Dyslexia treatment

Most treatments for dyslexia revolve around the teaching of what are called ‘phonological skills.’ The fundamental aim is to make the disabled reader aware of the link between letters and sounds so that these can be related to reading and spelling. It’s accepted that individuals with dyslexia require significantly more practice to master reading skills, whereas typical children need 30 to 60 hours of training, those with dyslexia might require between 80 and 100 hours or more – and that’s being optimistic.

Sound thinking

A number of other ‘sound-based’ treatments are also available, of which one of the most well-known is a program called FastForword. The program tries to get over the problem by teaching sounds in words which have been ‘stretched’ out to allow the dyslexic to recognize the subtle audio changes more easily.

Visual theory

Another approach to treating dyslexia is through the visual system. The visual theory of dyslexia suggests that there is a processing problem with the way visual information is relayed to the brain and used to aid the reading process.

Numerous kinds of therapy are available, but the most common is the use of tinted lenses. These lenses adjust the different types of light which enter the eye. The theory is that the affected system can process the light more easily and thereby allow more efficient functioning of the system.

There is much controversy about this, and it appears that not all dyslexics have the problem. It suggests that there are probably different types of causes of dyslexia, all of which require different approaches to show improvement.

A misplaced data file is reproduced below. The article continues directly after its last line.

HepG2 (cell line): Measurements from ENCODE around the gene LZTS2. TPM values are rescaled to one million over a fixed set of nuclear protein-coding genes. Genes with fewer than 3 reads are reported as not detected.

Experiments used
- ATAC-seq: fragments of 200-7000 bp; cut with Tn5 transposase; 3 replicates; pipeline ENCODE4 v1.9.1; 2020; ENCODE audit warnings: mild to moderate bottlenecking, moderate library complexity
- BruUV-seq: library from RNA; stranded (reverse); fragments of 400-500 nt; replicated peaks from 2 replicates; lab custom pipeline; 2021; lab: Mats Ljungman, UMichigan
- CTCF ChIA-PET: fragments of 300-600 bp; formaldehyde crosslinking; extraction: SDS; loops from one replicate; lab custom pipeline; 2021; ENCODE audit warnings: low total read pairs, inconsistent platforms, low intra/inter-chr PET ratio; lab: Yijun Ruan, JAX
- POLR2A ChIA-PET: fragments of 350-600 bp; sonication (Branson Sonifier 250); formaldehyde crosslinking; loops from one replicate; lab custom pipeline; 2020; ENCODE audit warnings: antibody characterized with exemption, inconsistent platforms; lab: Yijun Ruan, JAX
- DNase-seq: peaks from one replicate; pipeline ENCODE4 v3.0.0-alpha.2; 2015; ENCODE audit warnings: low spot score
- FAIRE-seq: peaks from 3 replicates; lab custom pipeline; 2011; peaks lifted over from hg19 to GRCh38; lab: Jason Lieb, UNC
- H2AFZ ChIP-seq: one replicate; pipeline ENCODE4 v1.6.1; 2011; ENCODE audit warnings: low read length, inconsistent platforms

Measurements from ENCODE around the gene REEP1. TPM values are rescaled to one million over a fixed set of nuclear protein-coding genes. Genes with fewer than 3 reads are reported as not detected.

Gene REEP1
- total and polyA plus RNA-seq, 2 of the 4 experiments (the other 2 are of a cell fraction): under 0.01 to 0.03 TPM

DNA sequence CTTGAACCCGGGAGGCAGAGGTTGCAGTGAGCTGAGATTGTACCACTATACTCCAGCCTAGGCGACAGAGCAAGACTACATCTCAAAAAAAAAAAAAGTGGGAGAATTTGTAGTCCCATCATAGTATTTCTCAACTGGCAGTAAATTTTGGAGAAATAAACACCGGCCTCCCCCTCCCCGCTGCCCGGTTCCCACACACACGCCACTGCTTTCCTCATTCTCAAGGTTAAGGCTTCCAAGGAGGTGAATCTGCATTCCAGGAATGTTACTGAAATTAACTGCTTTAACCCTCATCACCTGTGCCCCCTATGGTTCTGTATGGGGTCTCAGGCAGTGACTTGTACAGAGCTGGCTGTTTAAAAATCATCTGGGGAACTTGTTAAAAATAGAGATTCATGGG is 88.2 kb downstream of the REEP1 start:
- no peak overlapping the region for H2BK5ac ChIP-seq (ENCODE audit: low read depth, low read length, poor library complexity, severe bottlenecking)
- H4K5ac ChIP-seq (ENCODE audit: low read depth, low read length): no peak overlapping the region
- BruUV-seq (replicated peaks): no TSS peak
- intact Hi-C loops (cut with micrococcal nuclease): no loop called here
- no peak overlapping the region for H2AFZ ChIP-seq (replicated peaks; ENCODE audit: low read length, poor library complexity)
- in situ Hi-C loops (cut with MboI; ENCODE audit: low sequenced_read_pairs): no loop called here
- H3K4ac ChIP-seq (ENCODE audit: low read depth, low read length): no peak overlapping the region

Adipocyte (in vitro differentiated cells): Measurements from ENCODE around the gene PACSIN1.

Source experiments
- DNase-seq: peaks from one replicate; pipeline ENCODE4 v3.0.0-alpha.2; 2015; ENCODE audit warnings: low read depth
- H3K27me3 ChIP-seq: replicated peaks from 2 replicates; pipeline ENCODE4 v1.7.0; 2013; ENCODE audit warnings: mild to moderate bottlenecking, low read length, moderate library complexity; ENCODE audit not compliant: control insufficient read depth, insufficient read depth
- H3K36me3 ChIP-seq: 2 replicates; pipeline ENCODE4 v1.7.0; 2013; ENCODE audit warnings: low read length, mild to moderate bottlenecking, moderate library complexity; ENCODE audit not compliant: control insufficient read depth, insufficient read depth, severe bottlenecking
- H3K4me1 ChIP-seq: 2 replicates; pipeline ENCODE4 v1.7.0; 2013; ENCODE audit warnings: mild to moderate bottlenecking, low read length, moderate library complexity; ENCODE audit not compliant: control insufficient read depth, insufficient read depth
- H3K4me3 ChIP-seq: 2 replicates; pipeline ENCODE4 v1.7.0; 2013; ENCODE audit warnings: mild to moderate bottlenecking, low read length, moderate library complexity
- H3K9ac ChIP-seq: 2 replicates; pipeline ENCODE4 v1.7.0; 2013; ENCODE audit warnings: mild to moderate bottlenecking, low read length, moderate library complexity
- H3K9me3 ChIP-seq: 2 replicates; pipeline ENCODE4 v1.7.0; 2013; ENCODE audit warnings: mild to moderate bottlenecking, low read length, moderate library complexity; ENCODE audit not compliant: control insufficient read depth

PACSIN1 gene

Other options

Other treatments include optometry, as there is some evidence to show that dyslexics struggle to control the rapid eye movements required to read smoothly. This might explain why some dyslexics complain about print jumping around on a page or why they need to track with their fingers to read efficiently. Here, eye exercises are given to improve visual control.

There are many other treatments for dyslexia, some of which involve learning through association, so that words and spelling can be remembered through visual objects or mnemonics.

Overcoming dyslexia

So where does the Dore Program fit into all this? Well, Dore differs from the rest because it aims higher. Dore opens doors by helping individuals to not merely cope with their difficulties but to overcome them. This is achieved by exercising the cerebellum, the brain’s skill center, to improve its efficiency and to liberate each participant’s ability to learn – all through a personalized program of physical activities.